Martin McGuinness (Sinn Féin), the deputy First Minister, resigned on 9 January 2017 in protest at the Renewable Heat Incentive scandal (RHI) and other issues, such as the DUP's failure to support funding for inquests into killings during The Troubles and to end funding for an Irish language project. The First Minister, Arlene Foster (DUP), had been in charge of the RHI scheme in her previous ministerial position, but had refused to temporarily stand down as First Minister while an enquiry took place. Under the power-sharing arrangement, McGuinness' resignation as deputy First Minister meant that Foster automatically lost office as First Minister. The DUP condemned his resignation.

Sinn Féin had seven days, until 5 pm on 16 January 2017, in which to nominate a new deputy First Minister, but refused to do so in the Assembly plenary on 16 January.[6] As a result the Secretary of State for Northern Ireland, James Brokenshire, confirmed the same day that a snap election would be held on 2 March.[7][8][9]

McGuinness subsequently announced that, owing to ill-health, he would not be seeking re-election to the Assembly; he then stepped down from leading the Sinn Féin group. He was replaced by Michelle O'Neill as leader of Sinn Féin in the Northern Ireland Assembly.

Candidates

Nominations opened on 27 January 2017 for the assembly election and closed on 8 February 2017.[2]

A total of 228 candidates contested the 90 available seats in the Assembly, a reduction from the 276 who contested the 108 seats available in 2016.[10]

The table below lists all of the nominated candidates.[11] Candidates for the same party in a constituency are listed in alphabetical order, which is the order they appeared on the ballot paper.

  • * indicates an incumbent MLA
  • ** indicates the candidate is the incumbent MLA for a different constituency
  • ^ indicates a former MLA who was not a member at the dissolution of the 2016-17 Assembly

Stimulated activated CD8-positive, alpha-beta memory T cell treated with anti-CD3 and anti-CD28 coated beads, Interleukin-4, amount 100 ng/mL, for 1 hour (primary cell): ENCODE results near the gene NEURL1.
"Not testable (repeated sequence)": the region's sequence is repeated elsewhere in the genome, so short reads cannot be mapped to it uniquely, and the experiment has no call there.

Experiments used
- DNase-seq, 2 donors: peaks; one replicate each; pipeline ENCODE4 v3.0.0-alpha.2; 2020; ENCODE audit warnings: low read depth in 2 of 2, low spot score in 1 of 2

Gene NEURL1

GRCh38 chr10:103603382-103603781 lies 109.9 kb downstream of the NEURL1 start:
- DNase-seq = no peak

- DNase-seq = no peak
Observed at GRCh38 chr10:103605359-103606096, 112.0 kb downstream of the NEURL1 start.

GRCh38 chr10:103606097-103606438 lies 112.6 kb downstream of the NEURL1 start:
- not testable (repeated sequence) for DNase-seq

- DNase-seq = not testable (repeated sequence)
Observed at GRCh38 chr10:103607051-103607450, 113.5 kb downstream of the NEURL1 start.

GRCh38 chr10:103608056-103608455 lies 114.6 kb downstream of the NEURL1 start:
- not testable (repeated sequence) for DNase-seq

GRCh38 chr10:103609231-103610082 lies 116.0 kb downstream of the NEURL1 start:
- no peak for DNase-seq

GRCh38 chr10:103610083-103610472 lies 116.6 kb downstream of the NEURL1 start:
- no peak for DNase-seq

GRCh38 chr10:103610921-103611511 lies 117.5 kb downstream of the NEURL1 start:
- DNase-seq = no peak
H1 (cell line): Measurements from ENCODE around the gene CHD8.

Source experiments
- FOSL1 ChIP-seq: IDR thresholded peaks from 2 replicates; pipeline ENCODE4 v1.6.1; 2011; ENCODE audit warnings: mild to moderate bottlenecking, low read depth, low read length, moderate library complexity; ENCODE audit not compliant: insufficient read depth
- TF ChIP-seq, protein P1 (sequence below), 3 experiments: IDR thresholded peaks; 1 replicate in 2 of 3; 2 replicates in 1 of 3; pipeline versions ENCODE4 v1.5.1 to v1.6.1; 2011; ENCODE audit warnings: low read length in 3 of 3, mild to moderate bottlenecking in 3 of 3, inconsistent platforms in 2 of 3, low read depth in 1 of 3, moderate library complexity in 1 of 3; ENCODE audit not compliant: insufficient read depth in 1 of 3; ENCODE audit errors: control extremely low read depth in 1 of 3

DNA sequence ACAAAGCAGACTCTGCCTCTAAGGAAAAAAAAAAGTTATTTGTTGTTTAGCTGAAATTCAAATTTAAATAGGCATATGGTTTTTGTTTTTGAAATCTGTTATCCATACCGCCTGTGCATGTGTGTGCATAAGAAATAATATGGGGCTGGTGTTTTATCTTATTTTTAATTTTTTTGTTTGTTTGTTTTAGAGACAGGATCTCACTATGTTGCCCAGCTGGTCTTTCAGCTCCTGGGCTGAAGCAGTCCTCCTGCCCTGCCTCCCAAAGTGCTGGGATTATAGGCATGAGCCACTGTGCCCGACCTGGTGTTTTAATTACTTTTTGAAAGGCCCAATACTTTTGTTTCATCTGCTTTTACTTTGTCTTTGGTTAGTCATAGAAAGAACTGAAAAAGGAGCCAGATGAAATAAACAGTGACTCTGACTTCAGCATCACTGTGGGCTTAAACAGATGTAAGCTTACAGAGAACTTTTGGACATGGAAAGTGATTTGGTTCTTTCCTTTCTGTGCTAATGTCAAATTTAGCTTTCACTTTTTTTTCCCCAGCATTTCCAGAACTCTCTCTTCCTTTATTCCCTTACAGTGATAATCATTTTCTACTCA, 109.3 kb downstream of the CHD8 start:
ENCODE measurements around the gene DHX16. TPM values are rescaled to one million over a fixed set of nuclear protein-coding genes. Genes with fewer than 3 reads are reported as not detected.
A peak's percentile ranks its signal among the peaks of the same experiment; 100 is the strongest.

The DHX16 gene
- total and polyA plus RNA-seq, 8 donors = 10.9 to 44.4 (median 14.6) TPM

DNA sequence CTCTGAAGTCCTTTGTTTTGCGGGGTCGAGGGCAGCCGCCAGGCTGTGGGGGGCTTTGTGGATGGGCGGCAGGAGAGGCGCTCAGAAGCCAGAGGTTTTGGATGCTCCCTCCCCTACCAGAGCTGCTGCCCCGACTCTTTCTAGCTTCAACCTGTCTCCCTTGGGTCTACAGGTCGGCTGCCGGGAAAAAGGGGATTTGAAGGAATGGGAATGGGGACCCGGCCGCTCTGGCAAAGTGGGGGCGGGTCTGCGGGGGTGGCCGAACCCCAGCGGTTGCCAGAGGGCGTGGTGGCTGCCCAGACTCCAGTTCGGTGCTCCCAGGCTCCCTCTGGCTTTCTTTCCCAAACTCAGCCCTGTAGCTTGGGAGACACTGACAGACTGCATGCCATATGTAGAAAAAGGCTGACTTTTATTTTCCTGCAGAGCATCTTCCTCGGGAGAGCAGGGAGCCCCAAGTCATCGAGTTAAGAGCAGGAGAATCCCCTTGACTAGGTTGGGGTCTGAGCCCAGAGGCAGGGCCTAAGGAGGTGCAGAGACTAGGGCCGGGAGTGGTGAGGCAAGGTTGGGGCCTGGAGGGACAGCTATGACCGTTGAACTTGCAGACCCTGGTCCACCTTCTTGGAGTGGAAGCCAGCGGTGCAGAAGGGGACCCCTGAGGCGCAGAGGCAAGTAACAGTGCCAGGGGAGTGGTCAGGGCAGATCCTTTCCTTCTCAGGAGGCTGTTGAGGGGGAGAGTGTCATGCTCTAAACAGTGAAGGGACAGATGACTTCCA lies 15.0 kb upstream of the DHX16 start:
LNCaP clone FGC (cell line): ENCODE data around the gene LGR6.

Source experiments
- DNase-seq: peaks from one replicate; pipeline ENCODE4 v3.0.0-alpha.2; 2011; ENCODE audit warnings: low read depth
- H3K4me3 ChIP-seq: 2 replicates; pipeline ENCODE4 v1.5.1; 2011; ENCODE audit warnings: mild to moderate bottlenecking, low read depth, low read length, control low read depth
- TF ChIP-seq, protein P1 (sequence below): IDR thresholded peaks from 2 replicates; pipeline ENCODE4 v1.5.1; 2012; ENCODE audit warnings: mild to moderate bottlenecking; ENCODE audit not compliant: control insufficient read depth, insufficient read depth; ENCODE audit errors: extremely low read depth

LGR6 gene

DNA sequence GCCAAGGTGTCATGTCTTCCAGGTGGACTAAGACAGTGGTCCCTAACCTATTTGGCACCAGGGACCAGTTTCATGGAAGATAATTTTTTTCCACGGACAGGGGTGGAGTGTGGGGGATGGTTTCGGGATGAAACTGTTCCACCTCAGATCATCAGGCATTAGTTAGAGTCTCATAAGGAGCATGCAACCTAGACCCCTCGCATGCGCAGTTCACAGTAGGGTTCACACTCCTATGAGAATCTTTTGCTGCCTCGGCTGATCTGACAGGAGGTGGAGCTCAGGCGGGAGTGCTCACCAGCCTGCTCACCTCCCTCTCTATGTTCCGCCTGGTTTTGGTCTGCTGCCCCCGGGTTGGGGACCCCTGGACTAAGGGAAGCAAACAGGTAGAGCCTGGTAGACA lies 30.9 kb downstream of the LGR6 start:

• Leaders of parties represented in the assembly at dissolution are shown in bold text
Constituency DUP SF UUP SDLP Alliance TUV Green Conservative Others
Belfast East
Mairéad O'Donnell Andy Allen* Séamas de Faoite Andrew Girvin Georgina Milne Sheila Bodel
Belfast North Robert Foster Nichola Mallon* Nuala McAllister Malachai O'Hara
  • Julie-Anne Corr-Johnston (PUP)
  • Fiona Ferguson (PBP)
  • Adam Millar (Ind.)
  • Gemma Weir (WP)
Belfast South Máirtín Ó Muilleoir* Michael Henderson
John Hiddleston Clare Bailey* George Jabbour
  • Seán Burns (CCLA)
  • Lily Kerr (WP)
  • Pádraigín Mervyn (PBP)
Belfast West Frank McCoubrey Fred Rogers Alex Attwood* Sorcha Eastwood Ellen Murray
East Antrim
Oliver McMullan*
Margaret Anne McKillop
Ruth Wilson Dawn Patterson Alan Dunlop
  • Ricky Best (Ind.)
  • Noel Jordan (UKIP)
  • Conor Sheridan (CCLA)
East Londonderry William McCandless John Dallat^ Chris McCaw Jordan Armstrong Anthony Flynn David Harding
Fermanagh and South Tyrone Rosemary Barton* Richie McPhillips* Noreen Campbell Alex Elliott Tanya Jones Richard Dunn Donal Ó Cófaigh (CCLA)
Foyle Gary Middleton* Julia Kee Colm Cavanagh Shannon Downey Stuart Canning
Lagan Valley Peter Doran Pat Catney Trevor Lunn* Samuel Morrison Dan Barrios-O'Neill Matthew Robinson
Mid Ulster Keith Buchanan* Sandra Overend* Patsy McGlone* Fay Watson Hannah Loughrin Stefan Taylor
  • Hugh McCloy (Ind.)
  • Hugh Scullion (WP)
Newry and Armagh William Irwin* Danny Kennedy* Justin McNulty* Jackie Coade Rowan Tunnicliffe Emmet Crossan (CISTA)
North Antrim Philip McGuigan* Robin Swann* Connor Duncan Patricia O'Lynn
Mark Bailey
  • Monica Digney (Ind.)
  • Adam McBride (Ind.)
North Down Kieran Maxwell
Caoímhe McNeill Stephen Farry* Steven Agnew* Frank Shivers
  • Chris Carter (Ind.)
  • Melanie Kennedy (Ind.)
  • Gavan Reynolds (Ind.)
South Antrim Declan Kearney* Roisin Lynch David Ford* Richard Cairns Eleanor Bailey Mark Logan
  • Ivanka Antova (PBP)
  • David McMaster (Ind.)
South Down Jim Wells*
Harold McKee* Patrick Brown Lyle Rea Hannah George Gary Hynds Patrick Clarke (Ind.)